Generally, if you have a will, you can name anyone you want to and the court will respect your decision, but there are a couple of obvious prohibitions and then a few not so obvious restrictions.
Your executor must be:
If you pass away without naming someone in a will, the clerk of court will appoint someone in the following order (as long as they qualify with the above requirements):
(1) A surviving spouse;
(2) A beneficiary in a will;
(3) Any heir;
(4) Any next of kin
(5) Any creditor of the decedent;
(6) Any person of good character residing in the county who applies therefore; and
(7) Any other person of good character.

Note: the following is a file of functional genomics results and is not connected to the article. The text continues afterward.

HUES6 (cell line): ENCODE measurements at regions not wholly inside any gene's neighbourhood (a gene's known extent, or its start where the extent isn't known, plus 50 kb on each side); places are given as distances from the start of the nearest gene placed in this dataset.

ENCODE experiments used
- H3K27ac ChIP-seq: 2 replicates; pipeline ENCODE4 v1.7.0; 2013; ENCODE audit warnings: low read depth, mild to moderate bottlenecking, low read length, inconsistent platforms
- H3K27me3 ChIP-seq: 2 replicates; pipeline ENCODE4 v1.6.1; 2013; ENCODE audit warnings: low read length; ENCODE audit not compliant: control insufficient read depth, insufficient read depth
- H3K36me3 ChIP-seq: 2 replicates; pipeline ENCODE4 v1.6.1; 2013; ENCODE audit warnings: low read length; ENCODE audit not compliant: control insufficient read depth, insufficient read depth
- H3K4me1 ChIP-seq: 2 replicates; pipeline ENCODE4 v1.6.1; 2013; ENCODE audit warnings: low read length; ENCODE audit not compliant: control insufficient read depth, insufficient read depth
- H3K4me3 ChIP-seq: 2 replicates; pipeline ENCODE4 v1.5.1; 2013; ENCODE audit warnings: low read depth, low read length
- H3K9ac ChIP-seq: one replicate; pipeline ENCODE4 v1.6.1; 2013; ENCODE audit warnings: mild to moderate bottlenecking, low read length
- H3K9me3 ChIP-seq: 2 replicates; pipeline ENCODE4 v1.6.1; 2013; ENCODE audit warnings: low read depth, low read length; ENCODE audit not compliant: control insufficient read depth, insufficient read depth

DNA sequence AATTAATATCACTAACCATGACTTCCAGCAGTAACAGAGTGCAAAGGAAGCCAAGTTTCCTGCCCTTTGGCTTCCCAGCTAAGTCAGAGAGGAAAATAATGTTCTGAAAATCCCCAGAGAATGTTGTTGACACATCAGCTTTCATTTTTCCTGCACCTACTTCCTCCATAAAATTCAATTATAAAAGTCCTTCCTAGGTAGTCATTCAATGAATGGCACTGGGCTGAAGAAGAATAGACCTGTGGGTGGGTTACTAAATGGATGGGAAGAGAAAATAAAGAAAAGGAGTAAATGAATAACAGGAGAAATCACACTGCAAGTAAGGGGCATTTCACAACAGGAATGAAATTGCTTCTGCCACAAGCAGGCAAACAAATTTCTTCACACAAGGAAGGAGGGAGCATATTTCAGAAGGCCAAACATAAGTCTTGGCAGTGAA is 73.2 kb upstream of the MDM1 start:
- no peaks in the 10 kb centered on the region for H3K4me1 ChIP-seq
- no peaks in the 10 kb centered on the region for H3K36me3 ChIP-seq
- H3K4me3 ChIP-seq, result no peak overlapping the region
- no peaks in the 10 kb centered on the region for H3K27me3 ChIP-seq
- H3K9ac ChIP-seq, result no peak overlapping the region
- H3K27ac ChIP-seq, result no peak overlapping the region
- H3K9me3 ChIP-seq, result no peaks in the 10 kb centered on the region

There are a few other important notes to keep in mind. The clerk of court has to discretion to turn down anyone it finds “unsuitable.” If you pass away without a will, your executor will have to get a surety bond and pay a bond premium in order to serve unless all other heirs sign a form waiving that requirement. Getting a bond involves passing a credit check. Depending on the county, some clerks of court will require bonds for all out-of-state executors, even if all heirs sign waivers, and sometimes even if the decedent had a will and waived the bond requirement! This is why it is important to meet with licensed attorney and set up your estate plan to ensure that the person who you want to handle your affairs when you pass away will be appointed.
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